. I would like to take you back in time to Day 313, when the events of the day took a turn and I became somewhat unrecognizable to myself.
. But before I get to that, I need to know if you are of the opinion that Friday nights in are better than Friday nights out, or vice versa. I used to think that the sole purpose of a Friday night was to demolish the work week with greasy foods and alcoholic beverages that were poured by someone other than myself. But I’ve changed. I’ve grown. And I’m here to say that a Friday night spent at home alone, with nothing but a cat and a pile of books and Broad City episodes (if I’m a cliche right now, then let me be a cliche), is just about the greatest way to do it.
. But then I found a way to make it even better. (Spoiler alert, there is food involved.)
. I left work and stopped at Kroger, my hair having taken on a sort of mad genius disheveledness thanks to the bike helmet, and I manically filled my shopping basket with rice flour and European style sweet butter and buttermilk and cheese and bacon that you buy at the deli counter by the slice. I considered the bag of bread flour, too, but it’s size and weight was just too much for my already full backpack.
. Yes, I was about to bake.
. Also, I am not a baker.
. No, some people in this world are cooks, assembling sauces and salads and roasted things, and some people are bakers, carefully measuring and mixing and having to consider the effects of humidity. They are scientists, essentially, and I am not that.
. Except on this night, when all I wanted was biscuits and cookies and I even convinced myself that it would be fun thing to do.
. And it actually was, fun, save for the math I had to subject myself to due to halving a recipe. (Half of 3 1/2 cups of flour is 1 3/4 cups + 2 tablespoons. Thank you, Google.)
. First up were these cheddar, bacon, and chive biscuits that you just dropped onto a parchment-lined baking sheet with your hands. Batter clung to everything but it did not matter. Into the oven went 6 biscuits the size of fists to bake for 18 minutes which was the perfect amount of time to pour a glass of wine, melt some butter in a small pan, and clean the kitchen.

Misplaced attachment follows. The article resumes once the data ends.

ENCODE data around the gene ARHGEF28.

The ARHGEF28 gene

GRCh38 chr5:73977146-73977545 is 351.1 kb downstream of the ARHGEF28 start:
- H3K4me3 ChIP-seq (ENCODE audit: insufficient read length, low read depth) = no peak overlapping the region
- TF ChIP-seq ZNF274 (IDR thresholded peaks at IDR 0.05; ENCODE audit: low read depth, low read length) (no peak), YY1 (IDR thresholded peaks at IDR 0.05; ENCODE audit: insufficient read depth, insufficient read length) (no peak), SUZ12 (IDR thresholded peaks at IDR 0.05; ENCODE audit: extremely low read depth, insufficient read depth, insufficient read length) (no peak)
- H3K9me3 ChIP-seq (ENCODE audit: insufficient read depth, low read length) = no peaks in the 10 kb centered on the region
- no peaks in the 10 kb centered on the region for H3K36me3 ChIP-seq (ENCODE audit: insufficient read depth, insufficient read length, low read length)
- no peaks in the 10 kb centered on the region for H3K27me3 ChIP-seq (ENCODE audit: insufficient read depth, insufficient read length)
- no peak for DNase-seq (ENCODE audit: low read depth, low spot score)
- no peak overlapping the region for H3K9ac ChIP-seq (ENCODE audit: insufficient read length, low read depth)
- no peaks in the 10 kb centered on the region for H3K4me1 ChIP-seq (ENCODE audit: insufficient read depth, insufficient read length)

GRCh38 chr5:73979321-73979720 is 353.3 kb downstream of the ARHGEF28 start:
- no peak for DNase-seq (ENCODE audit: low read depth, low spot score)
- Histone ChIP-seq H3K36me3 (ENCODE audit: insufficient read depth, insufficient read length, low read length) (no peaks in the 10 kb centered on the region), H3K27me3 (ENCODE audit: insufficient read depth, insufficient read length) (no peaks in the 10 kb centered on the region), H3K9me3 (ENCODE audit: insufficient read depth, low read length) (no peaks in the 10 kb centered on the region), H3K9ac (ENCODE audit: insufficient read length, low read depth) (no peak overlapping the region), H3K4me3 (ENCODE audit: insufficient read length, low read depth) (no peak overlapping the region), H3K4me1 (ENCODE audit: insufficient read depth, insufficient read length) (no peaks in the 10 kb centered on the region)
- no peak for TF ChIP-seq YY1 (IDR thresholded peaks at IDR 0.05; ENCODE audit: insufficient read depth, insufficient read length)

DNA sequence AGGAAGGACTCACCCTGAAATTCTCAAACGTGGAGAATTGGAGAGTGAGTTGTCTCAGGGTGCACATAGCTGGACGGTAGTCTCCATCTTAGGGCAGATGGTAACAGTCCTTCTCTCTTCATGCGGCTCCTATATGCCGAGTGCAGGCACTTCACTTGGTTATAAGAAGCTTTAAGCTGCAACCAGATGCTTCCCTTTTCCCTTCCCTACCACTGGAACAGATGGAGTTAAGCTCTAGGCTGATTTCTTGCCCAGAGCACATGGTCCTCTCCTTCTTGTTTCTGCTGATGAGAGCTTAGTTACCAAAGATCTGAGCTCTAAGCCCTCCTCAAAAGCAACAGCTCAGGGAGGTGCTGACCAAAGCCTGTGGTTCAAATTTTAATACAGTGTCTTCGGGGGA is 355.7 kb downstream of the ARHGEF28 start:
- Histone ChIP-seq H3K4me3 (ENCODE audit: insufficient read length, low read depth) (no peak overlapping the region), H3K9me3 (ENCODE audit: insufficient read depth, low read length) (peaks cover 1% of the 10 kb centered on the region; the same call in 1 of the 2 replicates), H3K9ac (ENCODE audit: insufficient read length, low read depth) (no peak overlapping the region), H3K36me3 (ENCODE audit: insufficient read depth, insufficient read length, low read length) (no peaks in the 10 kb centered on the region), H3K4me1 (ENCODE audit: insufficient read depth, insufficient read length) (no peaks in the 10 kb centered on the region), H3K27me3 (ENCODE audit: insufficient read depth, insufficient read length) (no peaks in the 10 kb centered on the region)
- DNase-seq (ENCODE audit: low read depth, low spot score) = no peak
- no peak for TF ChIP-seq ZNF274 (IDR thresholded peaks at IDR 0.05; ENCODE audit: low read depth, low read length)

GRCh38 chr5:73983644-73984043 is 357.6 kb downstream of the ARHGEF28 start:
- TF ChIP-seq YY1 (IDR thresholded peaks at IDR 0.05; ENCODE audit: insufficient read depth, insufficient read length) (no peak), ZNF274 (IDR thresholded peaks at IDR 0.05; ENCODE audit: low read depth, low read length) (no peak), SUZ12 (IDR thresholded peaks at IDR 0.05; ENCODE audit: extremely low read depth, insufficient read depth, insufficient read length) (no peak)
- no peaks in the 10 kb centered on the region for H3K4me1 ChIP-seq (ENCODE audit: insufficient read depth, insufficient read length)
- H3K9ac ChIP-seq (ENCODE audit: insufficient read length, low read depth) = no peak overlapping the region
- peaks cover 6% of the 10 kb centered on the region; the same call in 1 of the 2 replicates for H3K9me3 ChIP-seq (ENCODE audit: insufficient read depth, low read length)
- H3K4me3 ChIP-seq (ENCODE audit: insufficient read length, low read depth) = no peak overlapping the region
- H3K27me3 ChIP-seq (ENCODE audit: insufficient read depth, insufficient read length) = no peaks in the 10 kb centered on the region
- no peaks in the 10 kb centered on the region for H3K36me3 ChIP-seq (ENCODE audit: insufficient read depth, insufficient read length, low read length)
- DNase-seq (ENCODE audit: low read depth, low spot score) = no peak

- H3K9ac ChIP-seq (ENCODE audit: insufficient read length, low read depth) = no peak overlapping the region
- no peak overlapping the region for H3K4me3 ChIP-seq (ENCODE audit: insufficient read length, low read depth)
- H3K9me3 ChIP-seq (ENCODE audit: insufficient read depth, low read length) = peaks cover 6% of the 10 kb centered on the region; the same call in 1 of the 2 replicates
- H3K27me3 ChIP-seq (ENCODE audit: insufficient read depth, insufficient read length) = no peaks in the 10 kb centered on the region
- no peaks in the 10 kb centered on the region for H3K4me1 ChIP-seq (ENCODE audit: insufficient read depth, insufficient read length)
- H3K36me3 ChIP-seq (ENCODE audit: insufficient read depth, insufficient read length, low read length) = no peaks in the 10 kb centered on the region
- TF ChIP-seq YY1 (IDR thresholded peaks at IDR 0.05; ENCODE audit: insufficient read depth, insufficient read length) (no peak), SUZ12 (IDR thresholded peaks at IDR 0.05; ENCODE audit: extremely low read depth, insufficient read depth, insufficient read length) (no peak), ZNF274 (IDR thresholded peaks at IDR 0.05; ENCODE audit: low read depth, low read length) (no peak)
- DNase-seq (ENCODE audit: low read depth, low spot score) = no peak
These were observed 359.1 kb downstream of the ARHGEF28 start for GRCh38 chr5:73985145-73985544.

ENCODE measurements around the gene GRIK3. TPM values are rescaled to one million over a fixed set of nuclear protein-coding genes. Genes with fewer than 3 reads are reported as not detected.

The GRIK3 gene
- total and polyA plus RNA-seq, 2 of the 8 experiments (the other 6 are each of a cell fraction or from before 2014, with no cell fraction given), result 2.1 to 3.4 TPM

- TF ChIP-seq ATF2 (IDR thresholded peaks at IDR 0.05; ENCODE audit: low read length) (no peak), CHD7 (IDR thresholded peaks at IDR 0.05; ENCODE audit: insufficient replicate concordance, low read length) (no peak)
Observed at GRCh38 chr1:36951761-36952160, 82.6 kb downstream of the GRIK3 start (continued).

. Upon taking the biscuits out of the oven and brushing them with melted butter (because the 1/2 cup of butter already in the biscuits could not be sufficient) I snuck a bite of a hot, salty, crispy edge and then ran around my tiny apartment with my arms up as if I had just scored a touchdown.
. I took two biscuits and half a cut up mango (not as weird a pairing as it sounds… the sweet, softly acidic mango was the perfect companion to the salty, buttery buns), and settled in with Ilana and Abbi and sighed often with gluten-filled contentment.
. Round two put me back in the kitchen trying to follow the very vague instructions for Classic Shortbread from Laurie Colwin’s book More Home Cooking. It was a risky move to attempt to make shortbreads, let alone from a recipe that didn’t even mention what method of mixing to follow (was I supposed to spoon mix, electric mix, mix gently, mix thoroughly?) I was lost, but I forged ahead, fueled by the success of the biscuits. I had low expectations.
. The recipe suggested I pat out the cookie dough into a round shape. Mine resembled an amoeba and that was good enough for me. Meticulous Baker, I am not.
. I failed by taking the shortbreads out of the oven a smidge too soon, but I am certain that Laurie’s recipe is one I will return to again (I mean, what else am I going to do with this bag of rice flour?). A few extra minutes was all these buttery disks needed to have just the right texture, and to be honest, I’ve already eaten two for breakfast today if that tells you anything.
** If you make the cheddar biscuits, which I highly encourage to do, you can use all-purpose flour in place of the bread flour in the same quantity.